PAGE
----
A Brief History of Moon Hoaxes - Why do people still believe in them?

A Brief History of Moon Hoaxes – Why do people still believe in them?

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How did we get from one of the greatest technological achievements of the 20th century to believing that it was a massive cover up by NASA, the CIA, the government or a combination of all three?,  and why almost 50 years after the first Apollo missions, with all the scientific proof available, do an increasing number of people believe in an a radically different version of reality?.

Conspiracy theories about the Apollo missions have been circulating since before the moon landings.

One of the first reported instances of people not believing that the moon landings were true came on  December 18th, 1969, 5 months after first moon walk, when the New York Times science reporter , John Noble Wilford in an article called “A Moon Landing? What moon landing?” remarked that ― “A few stool warmers in Chicago bars are on record as suggesting that the Apollo 11 moon walk last July was actually staged by Hollywood on a Nevada desert.”

Six months later, on June 15th 1970, the Atlanta Constitution led with the story “Many sceptics feel moon explorer Neil Armstrong took his ‘giant step for mankind‘ somewhere in Arizona”. The article was based on a poll of 1,721 U.S. citizens that were asked “Do you really, completely believe that the United States has actually landed men on the moon and returned them to earth again?”

The poll results showed that less than 5% of responders in Detroit, Miami, and Akron believed they were fake but that increased to 54% of African Americans in places such as Washington DC.

An early common theme was that because of the cold war between the US and the Soviets, the US could not be seen to lose the race to the moon but when they realized that it couldn’t be done, NASA faked the missions and used the funds to buy the silence of potential whistle blowers.

Other ones said that we could never get to the moon because the astronauts would have been killed by the radiation in the Van Allen Belts which surround the earth. This is down a poor understanding of the science of radiation and that all radiation is not the same. As we will see, It’s this “bad science” that is the underpinning of most the moon hoax theories”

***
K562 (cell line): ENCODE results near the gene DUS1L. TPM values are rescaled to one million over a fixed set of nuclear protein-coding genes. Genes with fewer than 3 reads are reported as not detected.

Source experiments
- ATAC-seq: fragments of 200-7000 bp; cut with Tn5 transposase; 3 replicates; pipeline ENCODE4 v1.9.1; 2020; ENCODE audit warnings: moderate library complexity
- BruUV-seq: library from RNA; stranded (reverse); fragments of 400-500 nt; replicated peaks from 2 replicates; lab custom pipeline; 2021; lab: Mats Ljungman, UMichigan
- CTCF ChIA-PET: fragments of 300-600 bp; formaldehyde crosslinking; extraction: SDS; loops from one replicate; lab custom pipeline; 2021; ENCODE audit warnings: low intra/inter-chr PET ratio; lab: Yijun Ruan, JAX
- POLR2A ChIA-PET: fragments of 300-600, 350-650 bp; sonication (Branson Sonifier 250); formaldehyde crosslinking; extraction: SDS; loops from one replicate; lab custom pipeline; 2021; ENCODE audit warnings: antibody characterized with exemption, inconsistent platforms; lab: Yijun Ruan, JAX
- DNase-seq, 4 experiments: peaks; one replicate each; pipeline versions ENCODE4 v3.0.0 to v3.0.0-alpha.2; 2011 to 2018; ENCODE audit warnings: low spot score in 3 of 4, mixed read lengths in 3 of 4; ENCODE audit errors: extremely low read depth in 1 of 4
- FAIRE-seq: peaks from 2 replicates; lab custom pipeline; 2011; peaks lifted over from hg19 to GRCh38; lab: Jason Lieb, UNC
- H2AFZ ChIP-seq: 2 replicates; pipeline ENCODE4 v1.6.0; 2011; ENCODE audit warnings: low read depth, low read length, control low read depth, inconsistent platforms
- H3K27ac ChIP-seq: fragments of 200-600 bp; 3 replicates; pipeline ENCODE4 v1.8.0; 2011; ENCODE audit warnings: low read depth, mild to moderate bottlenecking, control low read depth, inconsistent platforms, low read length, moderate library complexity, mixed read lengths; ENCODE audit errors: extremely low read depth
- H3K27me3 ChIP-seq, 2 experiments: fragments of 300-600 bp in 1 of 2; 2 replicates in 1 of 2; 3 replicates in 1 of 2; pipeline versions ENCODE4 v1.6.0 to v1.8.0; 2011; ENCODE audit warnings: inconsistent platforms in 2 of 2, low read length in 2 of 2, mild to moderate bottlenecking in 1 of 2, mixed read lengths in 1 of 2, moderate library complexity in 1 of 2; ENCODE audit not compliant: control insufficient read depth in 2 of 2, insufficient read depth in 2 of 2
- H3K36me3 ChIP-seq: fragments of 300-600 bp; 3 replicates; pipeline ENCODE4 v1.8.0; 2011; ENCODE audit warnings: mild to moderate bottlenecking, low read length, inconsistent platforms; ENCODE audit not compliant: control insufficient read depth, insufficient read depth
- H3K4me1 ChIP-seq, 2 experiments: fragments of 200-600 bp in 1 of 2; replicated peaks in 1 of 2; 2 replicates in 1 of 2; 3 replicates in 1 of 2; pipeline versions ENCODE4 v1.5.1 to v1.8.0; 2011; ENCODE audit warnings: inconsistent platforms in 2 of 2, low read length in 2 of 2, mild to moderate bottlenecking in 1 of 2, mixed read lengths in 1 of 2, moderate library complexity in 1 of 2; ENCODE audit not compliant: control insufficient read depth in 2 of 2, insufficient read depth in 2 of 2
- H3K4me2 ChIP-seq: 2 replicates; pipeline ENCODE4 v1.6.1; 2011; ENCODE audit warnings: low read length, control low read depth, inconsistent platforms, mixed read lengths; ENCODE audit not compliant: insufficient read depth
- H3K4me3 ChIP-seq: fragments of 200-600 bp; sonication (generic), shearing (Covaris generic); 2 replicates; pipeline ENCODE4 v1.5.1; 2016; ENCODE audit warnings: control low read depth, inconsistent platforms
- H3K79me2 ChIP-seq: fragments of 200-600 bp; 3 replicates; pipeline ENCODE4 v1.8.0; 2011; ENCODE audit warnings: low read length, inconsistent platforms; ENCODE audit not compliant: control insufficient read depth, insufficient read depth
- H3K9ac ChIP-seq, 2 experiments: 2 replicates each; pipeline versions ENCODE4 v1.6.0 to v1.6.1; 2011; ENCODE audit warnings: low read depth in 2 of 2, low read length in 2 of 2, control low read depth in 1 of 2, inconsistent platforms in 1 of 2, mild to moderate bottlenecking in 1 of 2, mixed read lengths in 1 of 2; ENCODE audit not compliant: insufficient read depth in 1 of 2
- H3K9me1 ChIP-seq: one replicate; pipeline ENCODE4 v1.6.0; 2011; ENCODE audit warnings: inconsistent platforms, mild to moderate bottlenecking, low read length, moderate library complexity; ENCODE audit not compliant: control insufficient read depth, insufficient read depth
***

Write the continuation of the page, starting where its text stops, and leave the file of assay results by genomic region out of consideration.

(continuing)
One theory by William Brian said that we did go to the moon but only with the help of Alien technology and NASA couldn’t risk the public finding out about this as they would have disclose how they got.

Another by Richard Hoagland says that NASA had discovered large artificial glass structures on the lunar surface and that the astronauts had their memory of any alien encounters erased by hypnosis. He also said that the moon landing hoaxes had been created by NASA themselves to act as disinformation to put people off the bigger picture of the aliens.

You may well recognize a similarity to the plot of the 1968 Stanley Kubrick film “2001, A space odyssey” which in turn was based on a 1964 short story by Arthur C. Clarke called “The Sentinel”. This was well before the moon landings and any of the subsequent moon conspiracy theories, so you can see where these ideas can come from.

Over time these same early themes have been recycled again and again with changes here and there. One thing that does remain the same is that they are all different, if NASA had concocted a hoax there could be only one version it.

It wasn’t until 1975 that the first so called “evidence” based denials appeared by Bill Kaysing, a journalist who had worked for Rocketdyne Inc, the makers of the F-1 rocket engines that powered the Saturn Five moon rockets.

His 1975 self published booklet tilted “We Never Went to the Moon: America ‘s Thirty Billion Dollar Swindle!” which was republished in 1981 and 2002, is acknowledged as the first to layout many of the arguments which have been taken up by subsequent conspiracy theorists.

It’s here that we see the “bad science” at work as he puts forward the missing stars in photos of the astronauts, the flag waving when there is no air, lack of a blast crater under the lunar lander from its descent and optical anomalies in photos taken on the moon.

He also puts forward the assumption that NASA did not have the technical expertise to operate the moon landings and that the F-1 rocket engines were so unreliable, that the ones on the Apollo 11 rocket were fake, with smaller B-1 type engines inside them. This later point has been proved incorrect by the recovery of the actual F-1 engines used on Apollo 11 from the Atlantic ocean by Jeff Bezos, the owner of Amazon.

Kaysing who was neither a scientist or engineer, worked as the head of the technical publications and as a publications analyst at Rocketdyne until May 31st 1963, 6 years before the moon landings. He said he came to these and later conclusions because he had been seen documents relating to Mercury, Gemini, Atlas and Apollo and that you didn’t to be a trained professional to know a hoax was being perpetrated.